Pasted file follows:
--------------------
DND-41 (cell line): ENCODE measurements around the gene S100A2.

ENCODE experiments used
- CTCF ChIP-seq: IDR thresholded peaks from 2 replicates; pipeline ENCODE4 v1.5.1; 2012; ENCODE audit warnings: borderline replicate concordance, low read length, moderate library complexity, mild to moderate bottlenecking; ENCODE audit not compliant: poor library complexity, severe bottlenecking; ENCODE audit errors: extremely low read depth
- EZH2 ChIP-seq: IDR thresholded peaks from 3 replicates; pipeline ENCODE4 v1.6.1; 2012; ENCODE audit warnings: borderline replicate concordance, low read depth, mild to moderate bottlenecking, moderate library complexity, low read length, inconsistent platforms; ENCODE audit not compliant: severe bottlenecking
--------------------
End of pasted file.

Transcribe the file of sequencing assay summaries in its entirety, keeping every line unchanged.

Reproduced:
DND-41 (cell line): ENCODE measurements around the gene S100A2.

ENCODE experiments used
- CTCF ChIP-seq: IDR thresholded peaks from 2 replicates; pipeline ENCODE4 v1.5.1; 2012; ENCODE audit warnings: borderline replicate concordance, low read length, moderate library complexity, mild to moderate bottlenecking; ENCODE audit not compliant: poor library complexity, severe bottlenecking; ENCODE audit errors: extremely low read depth
- EZH2 ChIP-seq: IDR thresholded peaks from 3 replicates; pipeline ENCODE4 v1.6.1; 2012; ENCODE audit warnings: borderline replicate concordance, low read depth, mild to moderate bottlenecking, moderate library complexity, low read length, inconsistent platforms; ENCODE audit not compliant: severe bottlenecking